Amethyst is said to bring serenity and calm, to enhance one's ability to assimilate new ideas, and to assist during meditation. It is also said to give strength and mental stability, and to provide balance between one's physical, emotional, intellectual states. Amethyst is also said to make one shrewd in business matters. Amethyst is said to help remove toxins from the body and to help treat arthritus. It also said to be usefull in treating a number of disorders including those of the digestive system, heart, nervous system, skin and hearing and to help provide relief from pain and to strengthen the immune system.  

The astrological signs of amethyst are Pisces, Virgo, Aquarius and Capricorn. Amethyst is the birthstone for the month of February. Amethyst is the symbolic gemstone for the 17th wedding anniversary.

The Purple Gem: Amethyst
By Gina Ritter

Royalty wore purple, as so shall we. Amethyst: transparent, purple quartz has been in demand throughout history from Catherine the Great to the British royals and Egyptians. Amethyst ranges in color from pale lilac (sometimes coined "Rose de France") used in Victorian jewelry to deep purple of historical royalty.

Today, amethyst is mined in South American countries like Brazil, Uruguay, Bolivia and Argentina, as well as in Zambia, Namibia and other African countries. Some darker amethyst is mined in Australia.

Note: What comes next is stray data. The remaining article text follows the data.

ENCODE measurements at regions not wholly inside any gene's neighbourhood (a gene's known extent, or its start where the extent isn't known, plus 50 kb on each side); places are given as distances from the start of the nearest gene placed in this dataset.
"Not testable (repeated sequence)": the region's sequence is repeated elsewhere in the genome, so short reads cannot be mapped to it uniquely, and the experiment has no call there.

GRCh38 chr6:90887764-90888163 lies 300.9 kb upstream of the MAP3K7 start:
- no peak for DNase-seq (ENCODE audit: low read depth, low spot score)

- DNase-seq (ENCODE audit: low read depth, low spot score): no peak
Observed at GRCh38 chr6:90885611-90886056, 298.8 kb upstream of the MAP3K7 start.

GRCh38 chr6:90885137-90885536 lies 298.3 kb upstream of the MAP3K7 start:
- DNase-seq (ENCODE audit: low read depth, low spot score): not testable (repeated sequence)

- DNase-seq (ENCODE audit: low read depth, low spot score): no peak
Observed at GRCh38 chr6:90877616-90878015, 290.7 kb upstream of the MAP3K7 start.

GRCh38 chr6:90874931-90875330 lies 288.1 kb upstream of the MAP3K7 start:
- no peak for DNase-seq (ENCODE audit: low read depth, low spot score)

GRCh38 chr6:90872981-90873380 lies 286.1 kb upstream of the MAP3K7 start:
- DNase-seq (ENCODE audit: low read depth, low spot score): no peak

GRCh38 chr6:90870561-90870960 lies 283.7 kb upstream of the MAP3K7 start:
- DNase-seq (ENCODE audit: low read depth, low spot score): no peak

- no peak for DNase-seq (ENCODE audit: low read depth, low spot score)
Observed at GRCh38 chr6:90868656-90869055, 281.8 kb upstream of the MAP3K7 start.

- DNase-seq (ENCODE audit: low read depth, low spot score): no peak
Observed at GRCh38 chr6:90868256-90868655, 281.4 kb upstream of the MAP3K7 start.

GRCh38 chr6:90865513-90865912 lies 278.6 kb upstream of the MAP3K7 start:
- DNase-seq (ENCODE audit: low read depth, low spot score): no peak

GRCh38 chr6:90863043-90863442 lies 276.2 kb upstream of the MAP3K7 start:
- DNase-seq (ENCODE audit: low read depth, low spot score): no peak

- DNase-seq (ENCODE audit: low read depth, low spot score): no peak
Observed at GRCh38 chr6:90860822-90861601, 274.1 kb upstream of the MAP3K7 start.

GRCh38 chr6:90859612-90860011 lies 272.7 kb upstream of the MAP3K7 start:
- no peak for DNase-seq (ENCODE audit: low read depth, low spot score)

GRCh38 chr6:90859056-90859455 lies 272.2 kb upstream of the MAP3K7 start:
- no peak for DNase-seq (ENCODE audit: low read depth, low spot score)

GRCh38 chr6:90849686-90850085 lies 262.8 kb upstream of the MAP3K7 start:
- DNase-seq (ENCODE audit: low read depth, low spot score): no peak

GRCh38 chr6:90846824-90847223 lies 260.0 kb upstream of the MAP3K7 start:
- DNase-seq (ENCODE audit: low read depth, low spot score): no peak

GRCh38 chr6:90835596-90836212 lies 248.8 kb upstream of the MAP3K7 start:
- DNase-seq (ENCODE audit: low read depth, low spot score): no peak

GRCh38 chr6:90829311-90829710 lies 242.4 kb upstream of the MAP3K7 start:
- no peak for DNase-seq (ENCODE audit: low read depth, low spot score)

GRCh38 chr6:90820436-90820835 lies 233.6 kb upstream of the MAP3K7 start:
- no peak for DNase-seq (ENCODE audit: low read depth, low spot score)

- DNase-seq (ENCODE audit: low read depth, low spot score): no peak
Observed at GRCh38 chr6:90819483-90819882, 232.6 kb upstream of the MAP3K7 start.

In Greek legend, it was the tears of the god of intoxication, Dionysus, which stained the quartz to the purple amethyst color it is today. Dionysus, one of the "black sheep" of the Gods, was angered by a mortal and foolishly swore revenge on any mortal that was unlucky enough to cross paths with ferocious tigers he created to mirror his anger. The young, mortal maiden, Amethyst, was an unsuspecting victim. The goddess Diana turned Amethyst into a protective statue of pure crystalline quartz and it was then that Dionysus wept tears of wine on her statue in remorse.

Interestingly. The Greek word amethystos means " not drunken" or "without drunkenness" and amethysts were used in ancient Greece as a sobriety aid by carving wine goblets from the purple quartz or holding an amethyst gem under your tongue while drinking. Modern Greece still enjoys its sobering symbolism today.

In the Middle Ages it was thought to encourage celibacy, so Catholics and others adorned themselves and their churches with Amethysts as a sign of piety. Likewise, many Bishops continue to wear amethyst rings today and rosaries of Tibet are fashioned with amethysts, as they were sacred to Buddha.

Amethysts are encrusted in the famed British Crown Jewels and the International Colored Gemstone Association website states "Leonardo Da Vinci wrote that amethyst was able to dissipate evil thoughts and quicken the intelligence."

Of course, today we still love amethyst quartz for its uniqueness and royal beauty. From adults to children wear it on our hands, wrists and at our neckline. Strikingly beautiful hatpins and brooches are often encrusted with amethyst, and we also know it to be February´;s birthstone. Amethyst makes a great gift for your February baby.

Gina Ritter is the owner and publisher of Natural Family Online as well as a freelance and fiction writer. Visit her at GinaRitter.com